Negative Spaces: (Holiday Spectacular Story #36)

As noted here, I’m commenting daily on the WMG Holiday Spectacular—which is a great project that releases a story every day. These might be reviews. Or not. They might be interesting. Or … um … not. They will be fun, though. For me, at least.

Here’s the next story.

“Negative Spaces”
Annie Reed

[warning: I’m going to touch on some of the content of this story as I go along here. Like some of the other times I’ve given this warning, I am not intending to give any true spoilers (though this set of comments is closer to the core than others). However if you read these comments in advance of reading the story, there is a reasonable chance you will see what’s coming before it appears. If you are like me, this means that you would be better off reading the story first, then coming here if you’re interested in my yammering’s.]


With my warning complete, let me dive in.

We find in the first line of the story, that we’re going to be riding along with and unlikeable and disagreeable kind of a guy. Benny—who we also discover in the first sentence is a pickpocket—is going to make somebody’s New Year’s Eve a miserable event. He is not a good guy, and he’s fine with that.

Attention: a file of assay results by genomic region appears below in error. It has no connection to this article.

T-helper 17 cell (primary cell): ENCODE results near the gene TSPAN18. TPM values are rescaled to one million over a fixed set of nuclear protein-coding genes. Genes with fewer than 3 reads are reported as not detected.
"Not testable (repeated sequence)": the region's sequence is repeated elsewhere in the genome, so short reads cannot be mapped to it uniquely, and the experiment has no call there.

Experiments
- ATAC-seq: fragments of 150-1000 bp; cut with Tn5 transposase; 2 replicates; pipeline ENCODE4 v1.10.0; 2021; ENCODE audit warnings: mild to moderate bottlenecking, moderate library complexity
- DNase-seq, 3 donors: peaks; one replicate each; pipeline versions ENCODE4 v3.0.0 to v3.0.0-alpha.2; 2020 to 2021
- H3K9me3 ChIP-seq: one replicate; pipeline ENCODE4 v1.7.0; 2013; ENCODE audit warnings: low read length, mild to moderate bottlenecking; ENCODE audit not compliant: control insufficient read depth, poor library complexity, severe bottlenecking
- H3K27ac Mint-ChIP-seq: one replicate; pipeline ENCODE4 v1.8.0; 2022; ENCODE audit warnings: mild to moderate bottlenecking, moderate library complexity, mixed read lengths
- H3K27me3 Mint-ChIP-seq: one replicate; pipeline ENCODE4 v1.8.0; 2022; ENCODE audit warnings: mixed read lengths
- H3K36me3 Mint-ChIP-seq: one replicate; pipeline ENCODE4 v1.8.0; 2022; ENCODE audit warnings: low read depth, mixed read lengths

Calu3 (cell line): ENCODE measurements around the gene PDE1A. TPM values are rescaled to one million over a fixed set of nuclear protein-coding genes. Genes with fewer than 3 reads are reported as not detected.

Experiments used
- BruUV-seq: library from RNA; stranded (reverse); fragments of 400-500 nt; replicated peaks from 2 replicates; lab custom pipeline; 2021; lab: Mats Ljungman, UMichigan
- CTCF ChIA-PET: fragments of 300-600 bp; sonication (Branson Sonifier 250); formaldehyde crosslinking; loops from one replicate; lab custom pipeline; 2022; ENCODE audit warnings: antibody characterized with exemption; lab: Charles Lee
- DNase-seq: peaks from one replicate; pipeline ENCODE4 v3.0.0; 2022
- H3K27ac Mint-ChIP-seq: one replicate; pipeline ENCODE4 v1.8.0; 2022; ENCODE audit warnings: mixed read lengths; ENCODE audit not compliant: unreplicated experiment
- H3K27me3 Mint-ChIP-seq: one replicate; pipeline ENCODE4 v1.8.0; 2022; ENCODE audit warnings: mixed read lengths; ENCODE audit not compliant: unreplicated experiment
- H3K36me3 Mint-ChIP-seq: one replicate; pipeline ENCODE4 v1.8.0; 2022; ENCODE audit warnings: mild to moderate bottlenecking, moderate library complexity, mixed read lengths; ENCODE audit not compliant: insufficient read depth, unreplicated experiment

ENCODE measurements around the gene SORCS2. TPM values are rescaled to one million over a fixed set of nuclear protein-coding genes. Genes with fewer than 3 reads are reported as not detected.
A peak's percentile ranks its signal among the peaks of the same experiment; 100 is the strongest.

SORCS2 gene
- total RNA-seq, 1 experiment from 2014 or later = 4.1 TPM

This kind of thing is a tough gig.

I don’t mean Benny’s job. I mean Annie Reed’s.

Writing from the point of view of the bad guy—especially while in such a tight POV—can be fun or it can be difficult or … well … it can be many things. And among those things is that it can be very hard to bring readers along, because there exist readers who just flat out don’t want to be in the head of disagreeable people. When I finished this story and let it settle, though, it struck me that this might be a case of the media being the message. I’m reading “Negative Spaces” inside the Holiday Spectacular project. It just feels like it’s going to turn out all right, so it’s easier to let things run as Benny justifies his existence. Easier to give it the full chance it deserves.

And it does turn out well. For now, anyway.

In what is essentially a micro retelling of the “Grinch who stole Christmas” (but set in the cold and ugly streets of modern day Reno), Benny encounters his moment of change—and though he doesn’t seem to completely understand it his heart will soon be growing an extra size or two. No, we won’t see him slicing roast beast anytime soon. He’s just not that kind of a guy, and this isn’t a fairy tale. But his ship’s been nudged in the right direction, and, because Annie taken us on the full ride along with him—through the ugly muck and mire of his existence—she also bring us into the New Year with a sense of hope.

It’s a bit of audacious storytelling, actually, but that’s Annie Reed for you. She’s not afraid to go anywhere, and she can pull off pretty much everything.

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